After spending more time digesting the Apple Watch announcement and talking to dozens of journalists, doing several radio shows, reading many articles, and doing two podcasts, I have some updated thoughts.
If you have read many of my posts on smartwatches, namely this one and this one, you will know it has been a category where the value proposition has not been clear. I’ve been very specific that notifications alone, or at least in their current form, are not entirely useful for your wrist. The value can not and is not in notifications alone. That is the primary value Android Wear has implemented and as myself and many others who have tried every version point out, it is unclear if there is any real value there. So what have we learned from the little bit of information we have on the Apple Watch? Does this product extend the value proposition in any meaningful way? At a high level, Apple brings several assets to the category.
As Tim Cook said, in a recent interview with Charlie Rose:
Apple’s goal is to be the best, not necessarily the first, but the best.
This is achieved by their user experience prowess. Apple takes things, related to computing in this case, and simplifies them from the current complex state they are in. If I was to articulate why an average consumer would not like any of the smartwatches I have tried, the word complex would be front and center. For this category to take off, Apple’s user interface and user experience design chops will need to be front and center.
Apple has stated their screen philosophy as “the right screen for the right moment.” This is their argument for not merging iOS with OS X the way Microsoft has with Windows 8. So the interesting question with the Apple Watch becomes, what is the right moment the watch is the right screen for?
Even though I am critical of smartwatches, there are pockets of time where I have found them valuable. All of those instances when I have found value have been when my smartphone is not near me or I’m not in a place where I can use it. For example, when I am at home, I often take my smartphone out of my pocket and leave it on a table near my entry way. With the Android watches, I only get value from the watch when it is in proximity (appox. 15 ft) to my phone. So if I go outside or upstairs or into the kitchen, all my smartwatch is is a watch. Apple’s approach with Wifi will allow the watch to remain smart even when it is not in proximity to my smartphone. The same is true in the car. Personally, I’ve found wrist notifications quite useful during my long commutes. Exercising, bike riding, even walking down the street in the city between meetings, become interesting use cases where arguably a better device than our smartphone could exist to add value to our digital lives.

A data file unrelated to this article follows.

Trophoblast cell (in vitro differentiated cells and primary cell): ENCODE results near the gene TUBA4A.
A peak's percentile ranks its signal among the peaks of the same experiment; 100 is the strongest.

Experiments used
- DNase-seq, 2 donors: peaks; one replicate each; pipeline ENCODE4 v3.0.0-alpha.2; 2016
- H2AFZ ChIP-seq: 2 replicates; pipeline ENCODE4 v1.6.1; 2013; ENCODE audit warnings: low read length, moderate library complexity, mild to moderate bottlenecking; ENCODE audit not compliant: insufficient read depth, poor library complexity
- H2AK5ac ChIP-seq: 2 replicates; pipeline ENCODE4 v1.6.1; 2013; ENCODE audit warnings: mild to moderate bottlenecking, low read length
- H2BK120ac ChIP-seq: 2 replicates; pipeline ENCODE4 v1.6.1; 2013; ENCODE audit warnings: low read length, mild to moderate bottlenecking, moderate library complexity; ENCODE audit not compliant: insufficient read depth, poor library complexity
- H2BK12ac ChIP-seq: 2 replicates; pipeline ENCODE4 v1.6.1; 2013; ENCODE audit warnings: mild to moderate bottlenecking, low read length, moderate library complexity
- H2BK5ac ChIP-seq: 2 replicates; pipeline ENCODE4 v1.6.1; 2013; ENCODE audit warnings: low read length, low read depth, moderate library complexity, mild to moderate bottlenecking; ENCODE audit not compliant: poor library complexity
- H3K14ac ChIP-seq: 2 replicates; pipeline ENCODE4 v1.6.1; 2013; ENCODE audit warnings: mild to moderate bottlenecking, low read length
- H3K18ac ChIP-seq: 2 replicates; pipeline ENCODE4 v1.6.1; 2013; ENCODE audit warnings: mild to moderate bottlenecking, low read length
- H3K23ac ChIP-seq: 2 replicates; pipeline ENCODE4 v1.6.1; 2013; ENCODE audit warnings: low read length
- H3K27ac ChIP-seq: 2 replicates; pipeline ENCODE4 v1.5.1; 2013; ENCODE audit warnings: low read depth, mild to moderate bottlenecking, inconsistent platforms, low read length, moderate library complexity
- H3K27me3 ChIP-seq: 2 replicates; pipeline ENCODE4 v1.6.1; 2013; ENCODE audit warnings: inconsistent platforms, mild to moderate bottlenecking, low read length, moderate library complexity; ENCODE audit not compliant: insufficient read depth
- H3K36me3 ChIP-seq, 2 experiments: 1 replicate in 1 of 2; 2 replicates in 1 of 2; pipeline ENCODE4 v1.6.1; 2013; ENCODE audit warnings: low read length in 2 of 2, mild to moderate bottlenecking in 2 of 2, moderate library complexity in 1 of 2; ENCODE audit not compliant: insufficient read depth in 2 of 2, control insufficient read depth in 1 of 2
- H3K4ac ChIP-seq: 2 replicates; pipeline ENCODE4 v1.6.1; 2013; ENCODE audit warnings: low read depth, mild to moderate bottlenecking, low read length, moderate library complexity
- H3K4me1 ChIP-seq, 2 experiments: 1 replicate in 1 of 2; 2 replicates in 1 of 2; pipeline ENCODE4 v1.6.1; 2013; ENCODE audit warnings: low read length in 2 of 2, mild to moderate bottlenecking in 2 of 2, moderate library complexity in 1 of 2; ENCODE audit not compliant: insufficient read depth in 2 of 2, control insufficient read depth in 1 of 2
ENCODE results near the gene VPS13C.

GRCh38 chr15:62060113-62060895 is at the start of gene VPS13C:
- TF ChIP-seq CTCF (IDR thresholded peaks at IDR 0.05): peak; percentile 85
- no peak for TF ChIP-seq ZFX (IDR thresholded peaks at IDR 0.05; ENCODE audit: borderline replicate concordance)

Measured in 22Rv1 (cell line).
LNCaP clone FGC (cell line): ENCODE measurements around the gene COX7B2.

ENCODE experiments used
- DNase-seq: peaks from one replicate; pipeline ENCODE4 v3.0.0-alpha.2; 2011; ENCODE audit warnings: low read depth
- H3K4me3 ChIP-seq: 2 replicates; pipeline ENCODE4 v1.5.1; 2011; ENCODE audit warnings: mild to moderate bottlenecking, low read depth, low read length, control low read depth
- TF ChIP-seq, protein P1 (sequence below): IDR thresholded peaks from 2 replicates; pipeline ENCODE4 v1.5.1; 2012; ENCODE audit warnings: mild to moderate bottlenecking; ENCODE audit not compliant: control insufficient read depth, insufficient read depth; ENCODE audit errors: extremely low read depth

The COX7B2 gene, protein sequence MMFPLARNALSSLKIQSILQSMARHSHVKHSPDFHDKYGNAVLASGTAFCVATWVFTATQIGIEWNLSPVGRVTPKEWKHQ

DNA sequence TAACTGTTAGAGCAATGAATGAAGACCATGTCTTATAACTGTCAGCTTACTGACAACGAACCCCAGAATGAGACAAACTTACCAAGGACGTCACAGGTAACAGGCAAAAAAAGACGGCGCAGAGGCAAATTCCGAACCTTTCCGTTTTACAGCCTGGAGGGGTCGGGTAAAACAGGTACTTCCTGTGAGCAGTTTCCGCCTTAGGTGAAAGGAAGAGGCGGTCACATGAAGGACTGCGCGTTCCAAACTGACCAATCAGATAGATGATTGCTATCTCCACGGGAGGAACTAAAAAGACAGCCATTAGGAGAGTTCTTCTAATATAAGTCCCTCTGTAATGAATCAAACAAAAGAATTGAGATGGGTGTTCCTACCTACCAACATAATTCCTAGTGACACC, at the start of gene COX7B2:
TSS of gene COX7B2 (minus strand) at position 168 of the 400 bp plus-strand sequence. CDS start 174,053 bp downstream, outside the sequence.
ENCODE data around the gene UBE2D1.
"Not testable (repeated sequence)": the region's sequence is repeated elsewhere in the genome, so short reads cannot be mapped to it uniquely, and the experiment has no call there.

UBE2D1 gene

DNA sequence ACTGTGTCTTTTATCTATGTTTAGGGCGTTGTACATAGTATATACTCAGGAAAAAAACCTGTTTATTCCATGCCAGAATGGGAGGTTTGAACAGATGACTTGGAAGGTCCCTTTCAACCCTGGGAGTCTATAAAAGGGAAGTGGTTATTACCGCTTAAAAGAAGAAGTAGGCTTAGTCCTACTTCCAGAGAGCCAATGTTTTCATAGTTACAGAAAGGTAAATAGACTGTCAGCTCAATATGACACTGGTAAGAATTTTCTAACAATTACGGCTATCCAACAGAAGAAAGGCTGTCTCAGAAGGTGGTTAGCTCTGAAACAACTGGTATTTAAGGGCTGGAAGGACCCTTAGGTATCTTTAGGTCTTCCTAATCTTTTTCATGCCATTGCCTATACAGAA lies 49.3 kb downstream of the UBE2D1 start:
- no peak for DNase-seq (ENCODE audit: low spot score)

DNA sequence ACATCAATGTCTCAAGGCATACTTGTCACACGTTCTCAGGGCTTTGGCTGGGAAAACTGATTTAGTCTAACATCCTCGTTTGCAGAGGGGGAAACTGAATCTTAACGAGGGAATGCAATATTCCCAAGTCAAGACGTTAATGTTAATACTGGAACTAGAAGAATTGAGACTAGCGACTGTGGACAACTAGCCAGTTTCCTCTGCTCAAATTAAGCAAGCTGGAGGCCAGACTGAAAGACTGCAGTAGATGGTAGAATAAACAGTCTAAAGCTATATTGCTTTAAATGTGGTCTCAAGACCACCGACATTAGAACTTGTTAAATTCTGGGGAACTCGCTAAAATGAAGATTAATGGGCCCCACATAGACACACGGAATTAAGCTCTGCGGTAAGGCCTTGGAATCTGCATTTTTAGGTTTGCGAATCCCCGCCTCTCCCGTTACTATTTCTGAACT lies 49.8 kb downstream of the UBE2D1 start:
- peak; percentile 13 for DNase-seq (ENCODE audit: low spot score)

The right screen for the right moment philosophy is, I think, a key way to think about the role the Apple Watch will play in Apple’s ecosystem. Both for us watching Apple and for Apple itself.
The Evolution of Communication
If we think about it, mobile phones have played a role in the evolution of our communication. Arguably, nothing has had as large an impact on communication as SMS. Hands down, the longest conversations I have with people are when we are face to face. Audibly talking on the phone would come second, but in the digital world, our conversations are shorter and more compact. With SMS, short responses are the norm. Even though a conversation can be engaging or drawn out, it is simply done with shorter messages. Part of me wonders if we are on the cusp of yet another form of mass communication evolution.
Benedict Evans and I discussed this briefly on the Mobile Focused Tech.pinions Podcast, and we mentioned an upcoming iOS app called Popkey. Popkey, in a similar style to Line stickers, is enabling new ways to communicate but through a more visual nature than text. For example, a friend of mine named Ben Thompson who is the author of Stratechery, turned me onto Line. It is one of the seven messaging apps I use, but I only use it to talk to certain people and he is one of them. Our conversation will go along and then I’ll say something like “I’ll email you the details.” He will then follow up with this Line sticker.
This sticker is his way of saying “Ok” or “sounds good” and it is always this same sticker. It has a style and a personalization unique to him. But these stickers are somewhat static. You can create your own but how many people do that? Perhaps Apple’s doodle type method on the screen will enable similar yet even more creative ways for us to interact as a part of this communication evolution.
All of that being said, there are still questions I have that will not be answered even after the Apple Watch is released. For example, what is the replacement cycle? Is there a replacement cycle? Benedict Evans had a great tweet the other day that said, “watches replace their owners.” Meaning, a great watch outlives its current owner and is handed down or re-used by someone else. Is this a product category Apple is future proofing like a watch or is it more like a typical electronics product? Is this an annual release cycle of a product or longer? If you spend $2,000 on a watch will you be angry if it is outdated in a year when the new one comes out? I have a long list of other questions to dive into for another analysis but I’ll leave it at this for now. Smartwatches are officially a category thanks to Apple and good or bad, I have a feeling there will be some bumps in the road.